Month: January 2007

New York Odor from the Marshes?

Turns out that the fugitive emission of nasty sulfur gases in New York that had Fox News suspecting terrorism for a while may have come from more mundane sources.

Sniffing Out the Truth – New York Times

But we haven’t, and we think we can support one of the theories of the odor’s source that has been suggested. Based on our familiarity with the local aquatic environment and regional meteorology, we believe that the odor was caused by gases released from saltwater marshes in the metropolitan area. Let us explain. The intertidal sediments in this region are home to micro-organisms that produce sulfur compounds. When these sediments interact with saltwater that contains low levels of oxygen, gases are released. These gases include hydrogen sulfide and a variety of thiols (like the gas additives thiophane and mercaptan) — all of which have an odor similar to rotten eggs.

First, there was a low tide in the coastal marshes from roughly 4 a.m. to 6 a.m. Second, we experienced winds from the south and an atmospheric inversion, which created something like a low-lying bubble of air.

The result of the two factors? The low tide exposed the marsh sediments and hastened the release of sulfur gases into the atmosphere. The inversion trapped the odor close to the groundand the southerly winds then carried it to Lower Manhattan, where it remained until atmospheric conditions changed.

Damn, this is CSI NY (Atmospheric Chemistry and Modeling Division), good stuff!

Our explanation highlights the consequences of excessive nutrient loading and the resulting low oxygen levels in local coastal waters. (By nutrient loading, we mean exposing water to sewage, fertilizer, chemicals or other pollutants.) Of course, these consequences go beyond odor — they kill marsh vegetation, degrade the wider marine habitat and make it unsafe to swim or fish.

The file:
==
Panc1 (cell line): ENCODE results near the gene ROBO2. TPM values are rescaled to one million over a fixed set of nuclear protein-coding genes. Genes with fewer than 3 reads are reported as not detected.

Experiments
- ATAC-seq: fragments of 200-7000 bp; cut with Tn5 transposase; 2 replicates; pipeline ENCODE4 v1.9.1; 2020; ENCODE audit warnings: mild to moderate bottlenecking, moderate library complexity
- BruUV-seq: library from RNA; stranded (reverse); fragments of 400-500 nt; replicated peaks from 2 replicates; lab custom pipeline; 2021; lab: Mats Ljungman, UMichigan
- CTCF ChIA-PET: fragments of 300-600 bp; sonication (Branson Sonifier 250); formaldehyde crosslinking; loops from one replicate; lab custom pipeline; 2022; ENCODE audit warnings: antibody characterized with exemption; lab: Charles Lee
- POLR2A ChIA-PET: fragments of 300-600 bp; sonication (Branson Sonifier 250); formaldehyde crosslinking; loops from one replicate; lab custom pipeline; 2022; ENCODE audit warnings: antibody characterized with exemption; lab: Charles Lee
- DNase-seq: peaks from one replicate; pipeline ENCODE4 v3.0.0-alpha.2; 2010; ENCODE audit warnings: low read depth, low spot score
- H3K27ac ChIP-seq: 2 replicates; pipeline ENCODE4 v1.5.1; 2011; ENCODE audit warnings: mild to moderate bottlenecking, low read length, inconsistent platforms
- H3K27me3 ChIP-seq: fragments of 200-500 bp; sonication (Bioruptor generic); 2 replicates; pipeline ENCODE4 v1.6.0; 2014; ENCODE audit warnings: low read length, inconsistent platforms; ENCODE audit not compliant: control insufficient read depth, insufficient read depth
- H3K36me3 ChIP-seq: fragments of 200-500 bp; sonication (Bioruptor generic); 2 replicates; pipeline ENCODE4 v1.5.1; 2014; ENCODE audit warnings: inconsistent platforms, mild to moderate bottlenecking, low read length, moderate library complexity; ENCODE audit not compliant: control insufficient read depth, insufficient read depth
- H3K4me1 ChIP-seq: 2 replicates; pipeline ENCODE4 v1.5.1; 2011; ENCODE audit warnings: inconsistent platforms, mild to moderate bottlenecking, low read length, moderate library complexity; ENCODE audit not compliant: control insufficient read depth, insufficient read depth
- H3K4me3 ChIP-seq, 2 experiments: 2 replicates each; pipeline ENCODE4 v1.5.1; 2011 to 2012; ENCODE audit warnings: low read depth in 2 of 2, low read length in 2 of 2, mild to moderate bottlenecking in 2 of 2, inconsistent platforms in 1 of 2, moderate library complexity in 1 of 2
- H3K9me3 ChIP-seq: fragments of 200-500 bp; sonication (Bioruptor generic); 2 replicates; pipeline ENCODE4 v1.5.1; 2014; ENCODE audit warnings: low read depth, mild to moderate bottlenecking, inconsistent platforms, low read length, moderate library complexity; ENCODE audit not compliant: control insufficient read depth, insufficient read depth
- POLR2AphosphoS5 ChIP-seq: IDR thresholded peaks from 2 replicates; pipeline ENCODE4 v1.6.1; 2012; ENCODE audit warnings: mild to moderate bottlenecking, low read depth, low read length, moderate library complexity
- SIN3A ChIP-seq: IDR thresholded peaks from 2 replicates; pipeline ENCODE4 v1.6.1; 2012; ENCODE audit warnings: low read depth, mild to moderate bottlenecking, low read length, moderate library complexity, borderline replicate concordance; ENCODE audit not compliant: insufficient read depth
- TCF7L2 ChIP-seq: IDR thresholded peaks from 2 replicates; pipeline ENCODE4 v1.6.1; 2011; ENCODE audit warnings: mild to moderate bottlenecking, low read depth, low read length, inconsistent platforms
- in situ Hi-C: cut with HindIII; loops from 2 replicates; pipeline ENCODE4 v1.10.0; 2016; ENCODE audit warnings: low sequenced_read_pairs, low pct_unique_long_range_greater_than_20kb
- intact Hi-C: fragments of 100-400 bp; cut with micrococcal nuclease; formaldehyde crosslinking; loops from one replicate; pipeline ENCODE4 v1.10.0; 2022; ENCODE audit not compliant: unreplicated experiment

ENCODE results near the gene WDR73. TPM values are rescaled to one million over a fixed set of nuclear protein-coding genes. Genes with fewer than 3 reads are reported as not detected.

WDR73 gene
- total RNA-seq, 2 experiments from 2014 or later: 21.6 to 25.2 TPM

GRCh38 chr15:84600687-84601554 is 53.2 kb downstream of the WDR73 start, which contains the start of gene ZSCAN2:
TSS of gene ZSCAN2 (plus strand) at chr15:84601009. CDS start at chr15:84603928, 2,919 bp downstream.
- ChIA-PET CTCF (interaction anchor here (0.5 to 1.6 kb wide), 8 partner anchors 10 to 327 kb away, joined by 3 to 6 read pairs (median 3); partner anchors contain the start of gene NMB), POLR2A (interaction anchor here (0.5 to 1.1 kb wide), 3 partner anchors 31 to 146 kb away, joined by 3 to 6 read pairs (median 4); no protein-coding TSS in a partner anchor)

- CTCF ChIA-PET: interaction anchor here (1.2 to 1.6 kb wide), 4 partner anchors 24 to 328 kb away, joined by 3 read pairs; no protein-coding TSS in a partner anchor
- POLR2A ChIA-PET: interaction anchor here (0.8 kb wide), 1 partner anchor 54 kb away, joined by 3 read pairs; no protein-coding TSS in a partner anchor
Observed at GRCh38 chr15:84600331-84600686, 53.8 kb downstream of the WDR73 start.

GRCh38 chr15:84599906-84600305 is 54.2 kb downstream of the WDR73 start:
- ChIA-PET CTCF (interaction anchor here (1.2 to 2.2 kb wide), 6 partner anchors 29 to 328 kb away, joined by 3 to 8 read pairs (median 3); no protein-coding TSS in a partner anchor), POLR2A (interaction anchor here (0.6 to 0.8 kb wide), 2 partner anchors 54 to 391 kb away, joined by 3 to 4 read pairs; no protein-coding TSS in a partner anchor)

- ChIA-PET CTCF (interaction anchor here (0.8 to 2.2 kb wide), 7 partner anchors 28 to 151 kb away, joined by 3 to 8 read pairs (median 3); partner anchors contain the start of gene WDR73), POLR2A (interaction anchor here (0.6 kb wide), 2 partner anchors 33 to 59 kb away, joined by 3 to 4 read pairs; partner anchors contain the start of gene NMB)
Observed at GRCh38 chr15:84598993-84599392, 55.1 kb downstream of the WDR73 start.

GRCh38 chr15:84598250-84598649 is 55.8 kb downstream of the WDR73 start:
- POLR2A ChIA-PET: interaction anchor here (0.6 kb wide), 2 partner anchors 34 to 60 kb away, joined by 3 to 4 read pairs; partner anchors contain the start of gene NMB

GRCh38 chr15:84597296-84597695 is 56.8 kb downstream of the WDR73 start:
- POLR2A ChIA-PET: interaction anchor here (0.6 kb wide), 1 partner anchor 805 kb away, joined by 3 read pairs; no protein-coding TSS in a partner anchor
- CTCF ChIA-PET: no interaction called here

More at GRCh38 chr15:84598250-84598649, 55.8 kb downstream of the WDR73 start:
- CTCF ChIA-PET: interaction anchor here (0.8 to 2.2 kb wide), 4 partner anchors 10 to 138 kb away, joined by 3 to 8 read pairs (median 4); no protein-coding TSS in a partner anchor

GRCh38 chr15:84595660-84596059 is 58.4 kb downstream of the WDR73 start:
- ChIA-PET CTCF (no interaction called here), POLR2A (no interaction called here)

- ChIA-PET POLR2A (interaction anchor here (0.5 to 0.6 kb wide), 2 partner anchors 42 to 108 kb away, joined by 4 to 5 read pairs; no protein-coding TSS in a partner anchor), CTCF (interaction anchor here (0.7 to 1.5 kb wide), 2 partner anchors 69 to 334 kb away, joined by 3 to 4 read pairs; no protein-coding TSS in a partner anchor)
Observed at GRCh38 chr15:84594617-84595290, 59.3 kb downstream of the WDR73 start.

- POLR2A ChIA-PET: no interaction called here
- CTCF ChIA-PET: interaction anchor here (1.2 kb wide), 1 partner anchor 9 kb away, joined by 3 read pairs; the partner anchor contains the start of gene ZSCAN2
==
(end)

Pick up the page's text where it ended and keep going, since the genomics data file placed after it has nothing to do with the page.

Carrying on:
Indeed, so the cause, while natural is not really natural, it is from untreated sewage. New Yorkers, stop blaming New Jersey! Look at yourself!


Pakistan and the Taliban

At Border, Signs of Pakistani Role in Taliban Surge – New York Times

The most explosive question about the Taliban resurgence here along the border between Afghanistan and Pakistan is this: Have Pakistani intelligence agencies been promoting the Islamic insurgency?

The government of Pakistan vehemently rejects the allegation and insists that it is fully committed to help American and NATO forces prevail against the Taliban militants who were driven from power in Afghanistan in 2001.

Western diplomats in both countries and Pakistani opposition figures say that Pakistani intelligence agencies — in particular the powerful Inter-Services Intelligence and Military Intelligence — have been supporting a Taliban restoration, motivated not only by Islamic fervor but also by a longstanding view that the jihadist movement allows them to assert greater influence on Pakistan’s vulnerable western flank.